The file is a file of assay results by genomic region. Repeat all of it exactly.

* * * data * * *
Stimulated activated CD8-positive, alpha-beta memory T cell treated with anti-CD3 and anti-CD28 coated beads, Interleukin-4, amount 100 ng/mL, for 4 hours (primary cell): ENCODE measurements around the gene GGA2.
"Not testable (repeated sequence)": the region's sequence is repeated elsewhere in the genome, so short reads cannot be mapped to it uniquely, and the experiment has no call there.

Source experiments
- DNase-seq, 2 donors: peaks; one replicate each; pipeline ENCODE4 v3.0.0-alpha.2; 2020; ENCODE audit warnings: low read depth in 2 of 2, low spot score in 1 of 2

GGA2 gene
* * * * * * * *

Stimulated activated CD8-positive, alpha-beta memory T cell treated with anti-CD3 and anti-CD28 coated beads, Interleukin-4, amount 100 ng/mL, for 4 hours (primary cell): ENCODE measurements around the gene GGA2.
"Not testable (repeated sequence)": the region's sequence is repeated elsewhere in the genome, so short reads cannot be mapped to it uniquely, and the experiment has no call there.

Source experiments
- DNase-seq, 2 donors: peaks; one replicate each; pipeline ENCODE4 v3.0.0-alpha.2; 2020; ENCODE audit warnings: low read depth in 2 of 2, low spot score in 1 of 2

GGA2 gene